Bus has roof torn off in Hampshire railway bridge crash

The bus was out of service when the crash happened

The roof of a double-decker bus was ripped off when the bus got stuck under a railway bridge in Hampshire.

The out-of-service bus hit the railway bridge in Station Road in Portchester at about 09:40 GMT. Fire crews said the bus and its roof were left on opposite sides of the bridge.

The bus driver, a 45-year-old man, was treated at the scene for shock.

Another bus run by operator First Group was involved in a similar crash at the same spot almost five months ago.

Police and about 15 firefighters were called to the scene.

A crane is to be used to remove the top of the bus from the bridge, where it had become stuck.

'Severe shock'

Paul Coates, Fareham station manager, said: "The top of the double-decker bus stayed there and the rest of it went through.

"We closed the road and made the scene safe, and gave first aid to the driver until the ambulance arrived.

"We gave him oxygen because he was quite in shock when we arrived."

Double-decker bus The driver, a 45-year-old man, was treated for shock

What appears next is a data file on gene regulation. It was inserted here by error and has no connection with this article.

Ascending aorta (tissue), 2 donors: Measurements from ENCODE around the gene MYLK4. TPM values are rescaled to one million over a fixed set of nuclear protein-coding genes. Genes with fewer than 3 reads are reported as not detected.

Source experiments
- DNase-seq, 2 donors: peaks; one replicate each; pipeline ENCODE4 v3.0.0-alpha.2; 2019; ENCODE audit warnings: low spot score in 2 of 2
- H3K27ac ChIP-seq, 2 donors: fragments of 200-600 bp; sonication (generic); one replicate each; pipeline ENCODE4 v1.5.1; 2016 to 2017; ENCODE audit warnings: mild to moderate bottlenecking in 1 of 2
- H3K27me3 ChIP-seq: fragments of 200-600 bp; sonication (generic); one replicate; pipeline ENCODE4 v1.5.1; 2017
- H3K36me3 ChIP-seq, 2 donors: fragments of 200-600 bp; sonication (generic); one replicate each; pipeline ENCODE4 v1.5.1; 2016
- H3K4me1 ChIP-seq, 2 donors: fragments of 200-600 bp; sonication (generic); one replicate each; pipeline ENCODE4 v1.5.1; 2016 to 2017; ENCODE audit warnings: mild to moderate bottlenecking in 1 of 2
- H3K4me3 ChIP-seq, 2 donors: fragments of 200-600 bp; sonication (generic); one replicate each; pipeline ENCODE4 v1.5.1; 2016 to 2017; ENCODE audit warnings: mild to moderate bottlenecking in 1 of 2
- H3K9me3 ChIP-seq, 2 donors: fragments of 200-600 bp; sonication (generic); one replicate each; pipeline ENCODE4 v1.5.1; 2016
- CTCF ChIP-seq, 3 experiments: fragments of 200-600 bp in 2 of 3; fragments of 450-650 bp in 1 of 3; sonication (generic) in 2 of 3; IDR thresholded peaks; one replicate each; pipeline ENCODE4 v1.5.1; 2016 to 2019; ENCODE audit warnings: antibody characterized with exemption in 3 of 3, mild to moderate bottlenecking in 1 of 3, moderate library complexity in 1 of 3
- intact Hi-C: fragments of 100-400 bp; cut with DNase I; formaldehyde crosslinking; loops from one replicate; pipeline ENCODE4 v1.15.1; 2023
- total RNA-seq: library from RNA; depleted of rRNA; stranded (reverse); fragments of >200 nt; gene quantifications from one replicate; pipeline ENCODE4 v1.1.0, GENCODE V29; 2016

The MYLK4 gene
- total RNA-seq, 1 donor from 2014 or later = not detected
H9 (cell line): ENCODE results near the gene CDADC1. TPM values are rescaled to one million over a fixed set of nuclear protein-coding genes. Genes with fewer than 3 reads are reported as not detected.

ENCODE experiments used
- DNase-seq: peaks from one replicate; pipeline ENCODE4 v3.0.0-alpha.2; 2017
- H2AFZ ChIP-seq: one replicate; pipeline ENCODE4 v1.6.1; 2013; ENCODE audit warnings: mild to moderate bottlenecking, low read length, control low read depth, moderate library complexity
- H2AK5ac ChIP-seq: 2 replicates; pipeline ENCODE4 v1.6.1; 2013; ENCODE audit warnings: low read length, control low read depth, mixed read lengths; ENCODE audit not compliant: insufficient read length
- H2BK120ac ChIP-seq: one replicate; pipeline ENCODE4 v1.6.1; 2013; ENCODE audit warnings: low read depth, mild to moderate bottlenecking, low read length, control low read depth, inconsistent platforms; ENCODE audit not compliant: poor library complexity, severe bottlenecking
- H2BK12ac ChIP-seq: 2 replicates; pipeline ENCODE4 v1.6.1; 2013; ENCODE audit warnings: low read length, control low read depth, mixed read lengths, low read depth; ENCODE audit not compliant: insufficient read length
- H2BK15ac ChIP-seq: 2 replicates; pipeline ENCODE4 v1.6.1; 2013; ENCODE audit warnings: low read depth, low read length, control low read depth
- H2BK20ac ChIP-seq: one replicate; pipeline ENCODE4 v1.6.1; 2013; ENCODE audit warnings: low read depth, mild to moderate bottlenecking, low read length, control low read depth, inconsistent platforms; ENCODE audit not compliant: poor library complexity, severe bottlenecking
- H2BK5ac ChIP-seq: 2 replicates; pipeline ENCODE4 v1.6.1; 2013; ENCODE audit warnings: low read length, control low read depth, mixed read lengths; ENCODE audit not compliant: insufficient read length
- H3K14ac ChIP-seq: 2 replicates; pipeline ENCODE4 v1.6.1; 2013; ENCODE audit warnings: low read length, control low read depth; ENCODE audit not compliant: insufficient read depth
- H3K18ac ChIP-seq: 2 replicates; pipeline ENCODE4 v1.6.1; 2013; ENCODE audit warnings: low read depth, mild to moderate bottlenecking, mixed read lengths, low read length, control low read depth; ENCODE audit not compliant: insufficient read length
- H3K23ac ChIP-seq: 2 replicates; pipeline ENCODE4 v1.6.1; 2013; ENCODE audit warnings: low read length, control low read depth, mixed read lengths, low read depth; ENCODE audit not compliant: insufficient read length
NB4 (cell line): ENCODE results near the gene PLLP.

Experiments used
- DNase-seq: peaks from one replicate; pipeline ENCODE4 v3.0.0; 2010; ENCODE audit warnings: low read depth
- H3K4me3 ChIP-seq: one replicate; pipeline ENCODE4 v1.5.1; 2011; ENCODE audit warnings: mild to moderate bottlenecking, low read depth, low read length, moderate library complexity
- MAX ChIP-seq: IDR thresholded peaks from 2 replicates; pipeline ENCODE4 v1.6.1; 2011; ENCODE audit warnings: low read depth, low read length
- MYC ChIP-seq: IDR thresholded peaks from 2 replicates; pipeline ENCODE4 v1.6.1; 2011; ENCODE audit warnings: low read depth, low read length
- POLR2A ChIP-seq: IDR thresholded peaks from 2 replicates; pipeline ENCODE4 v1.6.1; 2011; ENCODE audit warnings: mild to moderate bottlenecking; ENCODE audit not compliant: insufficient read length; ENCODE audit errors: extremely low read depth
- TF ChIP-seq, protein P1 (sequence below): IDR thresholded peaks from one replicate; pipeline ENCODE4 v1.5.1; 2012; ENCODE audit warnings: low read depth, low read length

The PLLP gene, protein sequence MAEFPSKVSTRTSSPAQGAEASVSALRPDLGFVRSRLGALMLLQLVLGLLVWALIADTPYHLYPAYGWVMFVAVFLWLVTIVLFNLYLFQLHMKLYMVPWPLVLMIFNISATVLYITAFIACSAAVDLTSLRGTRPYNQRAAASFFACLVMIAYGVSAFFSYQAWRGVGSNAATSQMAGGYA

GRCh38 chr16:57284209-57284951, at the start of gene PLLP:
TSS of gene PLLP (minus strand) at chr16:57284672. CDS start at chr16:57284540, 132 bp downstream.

A spokeswoman for Hampshire Constabulary said: "Nobody was on the bus but the driver - it was out of service at the time.

"The driver was in severe shock and was treated by ambulance crews at the scene."

Experts from Network Rail were called to assess the scene and the road was shut for about three hours.

Operator First Group said it was investigating the incident.

A spokeswoman said: "We are as concerned by this incident as we suspect other local people will be.

"The exact cause of it is being investigated and the appropriate action will be taken as a result. It is too early to speculate as to what the outcome of the investigation will be."

"In relation to the previous incident, the cause of that was determined to be human error and the appropriate action was taken as a result."

A Network Rail spokesperson said: "When road vehicles strike railway bridges, it can cause damage, delay and cost to the railway.

"Thankfully, owing to sturdy engineering by the Victorians, rarely is the damage significant but we have to send an engineer to site to inspect and often we have to delay or even stop trains until this has been done."

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